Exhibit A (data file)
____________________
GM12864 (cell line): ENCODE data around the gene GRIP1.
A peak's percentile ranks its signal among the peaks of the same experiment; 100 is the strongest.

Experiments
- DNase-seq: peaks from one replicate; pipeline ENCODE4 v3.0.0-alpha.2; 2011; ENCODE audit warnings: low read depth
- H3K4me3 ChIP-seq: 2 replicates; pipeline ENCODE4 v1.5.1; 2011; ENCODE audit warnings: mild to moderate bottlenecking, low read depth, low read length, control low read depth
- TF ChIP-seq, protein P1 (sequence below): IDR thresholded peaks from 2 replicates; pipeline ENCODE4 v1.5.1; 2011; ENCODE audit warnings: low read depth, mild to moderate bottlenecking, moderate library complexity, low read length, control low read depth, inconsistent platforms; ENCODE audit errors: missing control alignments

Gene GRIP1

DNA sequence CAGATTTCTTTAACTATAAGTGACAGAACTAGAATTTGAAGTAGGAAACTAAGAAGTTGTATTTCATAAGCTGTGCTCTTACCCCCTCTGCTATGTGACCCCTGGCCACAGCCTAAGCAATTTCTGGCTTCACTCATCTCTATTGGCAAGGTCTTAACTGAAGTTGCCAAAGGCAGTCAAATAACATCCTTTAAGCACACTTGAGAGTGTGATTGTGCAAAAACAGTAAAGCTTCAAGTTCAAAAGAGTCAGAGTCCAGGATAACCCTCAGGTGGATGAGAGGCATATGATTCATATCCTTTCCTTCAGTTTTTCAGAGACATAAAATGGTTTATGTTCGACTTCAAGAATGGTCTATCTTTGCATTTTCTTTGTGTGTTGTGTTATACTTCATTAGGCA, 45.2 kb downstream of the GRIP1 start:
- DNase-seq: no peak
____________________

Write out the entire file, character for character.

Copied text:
GM12864 (cell line): ENCODE data around the gene GRIP1.
A peak's percentile ranks its signal among the peaks of the same experiment; 100 is the strongest.

Experiments
- DNase-seq: peaks from one replicate; pipeline ENCODE4 v3.0.0-alpha.2; 2011; ENCODE audit warnings: low read depth
- H3K4me3 ChIP-seq: 2 replicates; pipeline ENCODE4 v1.5.1; 2011; ENCODE audit warnings: mild to moderate bottlenecking, low read depth, low read length, control low read depth
- TF ChIP-seq, protein P1 (sequence below): IDR thresholded peaks from 2 replicates; pipeline ENCODE4 v1.5.1; 2011; ENCODE audit warnings: low read depth, mild to moderate bottlenecking, moderate library complexity, low read length, control low read depth, inconsistent platforms; ENCODE audit errors: missing control alignments

Gene GRIP1

DNA sequence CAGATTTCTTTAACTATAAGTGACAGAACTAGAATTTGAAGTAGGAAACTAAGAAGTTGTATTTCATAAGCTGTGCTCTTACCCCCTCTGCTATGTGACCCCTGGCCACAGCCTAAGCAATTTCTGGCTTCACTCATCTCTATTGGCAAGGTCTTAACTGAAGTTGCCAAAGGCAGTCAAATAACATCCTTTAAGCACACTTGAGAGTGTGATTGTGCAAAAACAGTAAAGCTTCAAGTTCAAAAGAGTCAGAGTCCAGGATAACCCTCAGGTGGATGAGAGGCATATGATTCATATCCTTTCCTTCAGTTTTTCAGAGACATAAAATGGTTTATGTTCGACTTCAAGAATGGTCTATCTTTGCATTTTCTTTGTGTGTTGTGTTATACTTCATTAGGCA, 45.2 kb downstream of the GRIP1 start:
- DNase-seq: no peak